Sustainability Column: An International Perspective

Fiona Adjei Boateng

I have only been at Colgate for one year, and yet I have already seen so many impressive initiatives instituted by the Office of Sustainability. So far they have already implemented a green bikes program, encouraged carpooling and are trying to get our buildings LEED certified. As an international student from a country where sustainability has never actually been a part of the conversation, I find it very encouraging to see so many working systems to promote Colgate’s sustainability.

Of course I had some ideas about sustainable living back home before I moved to Colgate. I turned off my lights before I left the room and carried a refillable water bottle. Additionally, my high school partly relied on biogas energy. However, I never actually realized that there were so many other ways that one could be sustainable, and that one could encourage sustainability in a society.

I remember my first few weeks on campus, and was proud to see that there seemed to be multiple bins everywhere. I could not help but feel a sense of gratification whenever I placed a bottle in the right bin. That wasn’t something I was used to; back home public bins, not to mention recycling bins, were very rare. The only way to recycle bottles is to hoard them at home, and eventually resell them to the bottle-making companies for recycling. 

In the Colgate dining hall, there is trayless dining, meatless Mondays, project clean plate and ‘Gate-to-go. Around campus there is Colgate unplugged, Recyclemania, tailgate recycling and multiple water stations. You could imagine my wonder the first time I heard that Colgate had an Office of Sustainability. My first question was, “what do they do?” and then, “is this like a full-time job for people there?” Then I learned that it wasn’t just an official department with a full-time director, but a fully functioning office, employing multiple students from all class years who actively ensure sustainability across campus.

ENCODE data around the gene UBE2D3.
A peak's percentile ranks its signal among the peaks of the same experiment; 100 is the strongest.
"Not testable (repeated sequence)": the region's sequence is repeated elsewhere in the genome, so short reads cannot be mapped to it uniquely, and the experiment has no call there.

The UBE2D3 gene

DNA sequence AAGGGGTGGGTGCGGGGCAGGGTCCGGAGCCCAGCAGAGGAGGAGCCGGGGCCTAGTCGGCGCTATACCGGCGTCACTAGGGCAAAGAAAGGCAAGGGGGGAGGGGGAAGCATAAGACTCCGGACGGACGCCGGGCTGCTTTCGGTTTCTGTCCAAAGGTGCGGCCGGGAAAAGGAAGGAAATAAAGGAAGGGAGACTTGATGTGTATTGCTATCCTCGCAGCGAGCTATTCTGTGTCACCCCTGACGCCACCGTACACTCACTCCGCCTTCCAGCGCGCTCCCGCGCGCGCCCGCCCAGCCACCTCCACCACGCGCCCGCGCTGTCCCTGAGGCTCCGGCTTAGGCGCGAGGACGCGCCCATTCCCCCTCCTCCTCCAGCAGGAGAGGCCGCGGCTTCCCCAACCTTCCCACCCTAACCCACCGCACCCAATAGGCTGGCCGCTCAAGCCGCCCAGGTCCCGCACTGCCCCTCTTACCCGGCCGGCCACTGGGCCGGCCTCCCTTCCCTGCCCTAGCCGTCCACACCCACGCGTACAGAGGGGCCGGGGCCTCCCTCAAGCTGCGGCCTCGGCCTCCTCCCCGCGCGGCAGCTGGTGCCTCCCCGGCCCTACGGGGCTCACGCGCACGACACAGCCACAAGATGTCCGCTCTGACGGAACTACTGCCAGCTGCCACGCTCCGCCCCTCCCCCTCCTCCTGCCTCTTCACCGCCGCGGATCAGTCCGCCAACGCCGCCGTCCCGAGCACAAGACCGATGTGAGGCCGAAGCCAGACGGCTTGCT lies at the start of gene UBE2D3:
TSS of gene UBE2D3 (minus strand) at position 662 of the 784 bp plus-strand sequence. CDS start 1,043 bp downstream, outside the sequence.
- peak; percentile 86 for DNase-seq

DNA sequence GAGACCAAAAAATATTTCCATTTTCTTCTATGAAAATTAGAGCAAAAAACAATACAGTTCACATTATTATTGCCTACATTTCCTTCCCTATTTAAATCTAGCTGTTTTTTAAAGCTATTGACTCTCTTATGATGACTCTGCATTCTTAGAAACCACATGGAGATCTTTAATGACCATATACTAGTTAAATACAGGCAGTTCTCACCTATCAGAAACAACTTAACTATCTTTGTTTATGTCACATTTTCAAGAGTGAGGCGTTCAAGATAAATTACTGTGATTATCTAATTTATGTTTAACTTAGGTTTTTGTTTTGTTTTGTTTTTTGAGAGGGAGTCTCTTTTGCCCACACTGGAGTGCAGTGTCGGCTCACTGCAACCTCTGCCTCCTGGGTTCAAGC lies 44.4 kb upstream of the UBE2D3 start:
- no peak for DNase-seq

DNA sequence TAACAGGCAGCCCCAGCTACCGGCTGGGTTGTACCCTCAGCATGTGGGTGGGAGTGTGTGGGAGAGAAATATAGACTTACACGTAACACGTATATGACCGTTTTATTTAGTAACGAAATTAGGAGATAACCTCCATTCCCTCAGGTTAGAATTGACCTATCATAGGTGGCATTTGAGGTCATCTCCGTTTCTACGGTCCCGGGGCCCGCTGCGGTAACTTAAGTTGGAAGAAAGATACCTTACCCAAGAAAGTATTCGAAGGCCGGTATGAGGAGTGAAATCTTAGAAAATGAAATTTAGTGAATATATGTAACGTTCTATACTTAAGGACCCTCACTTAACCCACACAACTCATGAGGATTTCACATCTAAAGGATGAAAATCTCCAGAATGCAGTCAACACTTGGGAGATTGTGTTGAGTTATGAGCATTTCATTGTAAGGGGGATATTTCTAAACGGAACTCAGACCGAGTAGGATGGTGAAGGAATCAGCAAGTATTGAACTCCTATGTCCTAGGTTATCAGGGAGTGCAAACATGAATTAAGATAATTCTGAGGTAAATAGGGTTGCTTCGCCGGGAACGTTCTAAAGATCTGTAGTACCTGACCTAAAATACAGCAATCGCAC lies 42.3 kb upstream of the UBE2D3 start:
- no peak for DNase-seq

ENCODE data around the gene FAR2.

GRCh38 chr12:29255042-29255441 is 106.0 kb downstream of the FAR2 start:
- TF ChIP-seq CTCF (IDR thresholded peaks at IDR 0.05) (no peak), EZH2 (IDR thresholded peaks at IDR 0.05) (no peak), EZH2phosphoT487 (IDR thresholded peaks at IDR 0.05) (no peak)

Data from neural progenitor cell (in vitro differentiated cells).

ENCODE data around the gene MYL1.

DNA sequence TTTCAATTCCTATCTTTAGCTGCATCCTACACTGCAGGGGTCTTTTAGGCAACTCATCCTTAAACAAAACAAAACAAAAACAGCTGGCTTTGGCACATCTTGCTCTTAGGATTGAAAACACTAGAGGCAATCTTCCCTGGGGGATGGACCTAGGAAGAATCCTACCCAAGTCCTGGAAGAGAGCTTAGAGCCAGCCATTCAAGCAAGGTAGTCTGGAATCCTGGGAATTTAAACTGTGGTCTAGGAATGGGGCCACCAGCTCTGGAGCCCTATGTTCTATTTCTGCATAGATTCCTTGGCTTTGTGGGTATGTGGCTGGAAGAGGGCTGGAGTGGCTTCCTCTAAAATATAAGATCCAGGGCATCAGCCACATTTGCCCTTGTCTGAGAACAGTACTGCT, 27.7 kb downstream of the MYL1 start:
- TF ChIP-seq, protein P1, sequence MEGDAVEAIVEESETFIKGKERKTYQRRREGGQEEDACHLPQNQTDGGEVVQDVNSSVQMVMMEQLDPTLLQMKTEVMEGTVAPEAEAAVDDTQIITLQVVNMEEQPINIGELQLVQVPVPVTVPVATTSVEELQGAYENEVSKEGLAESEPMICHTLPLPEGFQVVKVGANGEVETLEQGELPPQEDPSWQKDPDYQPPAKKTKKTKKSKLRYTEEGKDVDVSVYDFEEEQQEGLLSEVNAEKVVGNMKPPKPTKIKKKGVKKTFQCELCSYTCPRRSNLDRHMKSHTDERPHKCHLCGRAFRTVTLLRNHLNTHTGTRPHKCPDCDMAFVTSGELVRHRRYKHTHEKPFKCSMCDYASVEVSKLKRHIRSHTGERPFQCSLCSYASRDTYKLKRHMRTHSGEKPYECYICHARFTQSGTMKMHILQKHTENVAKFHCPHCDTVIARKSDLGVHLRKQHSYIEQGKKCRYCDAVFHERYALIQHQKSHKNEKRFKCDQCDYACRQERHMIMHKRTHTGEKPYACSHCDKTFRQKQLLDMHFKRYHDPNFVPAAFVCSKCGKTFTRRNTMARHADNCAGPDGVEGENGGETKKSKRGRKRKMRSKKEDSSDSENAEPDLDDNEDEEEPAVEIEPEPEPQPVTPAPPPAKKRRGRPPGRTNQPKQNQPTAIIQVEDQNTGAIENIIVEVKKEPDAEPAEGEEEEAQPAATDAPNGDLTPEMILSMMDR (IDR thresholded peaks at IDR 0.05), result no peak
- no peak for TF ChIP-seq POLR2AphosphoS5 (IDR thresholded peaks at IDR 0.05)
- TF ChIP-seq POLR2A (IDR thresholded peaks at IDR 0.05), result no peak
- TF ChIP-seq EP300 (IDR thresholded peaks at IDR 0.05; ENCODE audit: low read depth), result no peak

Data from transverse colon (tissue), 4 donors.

All these novel institutions in place to address sustainability at Colgate made me think about how different things were back home. In universities back home, few, if any, of these initiatives existed. I wondered how much things could change if only we could get sustainability into the conversation, both in our personal conversations and in our administrative conversations. I understand that Colgate still has a lot to do to reach its goal of carbon neutrality by 2019. However, with all the thought and hard work that goes into getting campus residents to live sustainably and how almost all residents actually do support sustainability on campus, I must say that I am very impressed with the sustainability initiatives here at Colgate University.